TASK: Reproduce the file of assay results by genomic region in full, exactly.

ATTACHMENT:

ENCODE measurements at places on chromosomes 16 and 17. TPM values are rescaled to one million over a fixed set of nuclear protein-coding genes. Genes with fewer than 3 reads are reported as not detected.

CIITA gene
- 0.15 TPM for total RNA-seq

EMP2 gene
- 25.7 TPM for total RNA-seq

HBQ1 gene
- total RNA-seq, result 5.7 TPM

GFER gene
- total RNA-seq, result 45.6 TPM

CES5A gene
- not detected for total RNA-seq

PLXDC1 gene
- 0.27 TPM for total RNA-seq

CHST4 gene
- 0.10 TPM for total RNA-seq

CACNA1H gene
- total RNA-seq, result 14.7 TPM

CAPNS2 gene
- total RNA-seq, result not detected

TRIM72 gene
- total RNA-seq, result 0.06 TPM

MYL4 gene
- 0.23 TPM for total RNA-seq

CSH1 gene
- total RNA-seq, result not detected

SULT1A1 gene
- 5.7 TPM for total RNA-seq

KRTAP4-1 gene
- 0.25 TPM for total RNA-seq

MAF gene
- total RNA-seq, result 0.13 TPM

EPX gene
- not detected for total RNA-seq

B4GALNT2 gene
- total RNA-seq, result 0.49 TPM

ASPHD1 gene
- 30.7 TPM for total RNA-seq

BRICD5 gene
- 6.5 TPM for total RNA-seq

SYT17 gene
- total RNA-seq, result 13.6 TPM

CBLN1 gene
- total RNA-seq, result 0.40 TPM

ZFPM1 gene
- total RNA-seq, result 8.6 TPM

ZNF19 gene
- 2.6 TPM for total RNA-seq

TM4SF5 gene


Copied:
ENCODE measurements at places on chromosomes 16 and 17. TPM values are rescaled to one million over a fixed set of nuclear protein-coding genes. Genes with fewer than 3 reads are reported as not detected.

CIITA gene
- 0.15 TPM for total RNA-seq

EMP2 gene
- 25.7 TPM for total RNA-seq

HBQ1 gene
- total RNA-seq, result 5.7 TPM

GFER gene
- total RNA-seq, result 45.6 TPM

CES5A gene
- not detected for total RNA-seq

PLXDC1 gene
- 0.27 TPM for total RNA-seq

CHST4 gene
- 0.10 TPM for total RNA-seq

CACNA1H gene
- total RNA-seq, result 14.7 TPM

CAPNS2 gene
- total RNA-seq, result not detected

TRIM72 gene
- total RNA-seq, result 0.06 TPM

MYL4 gene
- 0.23 TPM for total RNA-seq

CSH1 gene
- total RNA-seq, result not detected

SULT1A1 gene
- 5.7 TPM for total RNA-seq

KRTAP4-1 gene
- 0.25 TPM for total RNA-seq

MAF gene
- total RNA-seq, result 0.13 TPM

EPX gene
- not detected for total RNA-seq

B4GALNT2 gene
- total RNA-seq, result 0.49 TPM

ASPHD1 gene
- 30.7 TPM for total RNA-seq

BRICD5 gene
- 6.5 TPM for total RNA-seq

SYT17 gene
- total RNA-seq, result 13.6 TPM

CBLN1 gene
- total RNA-seq, result 0.40 TPM

ZFPM1 gene
- total RNA-seq, result 8.6 TPM

ZNF19 gene
- 2.6 TPM for total RNA-seq

TM4SF5 gene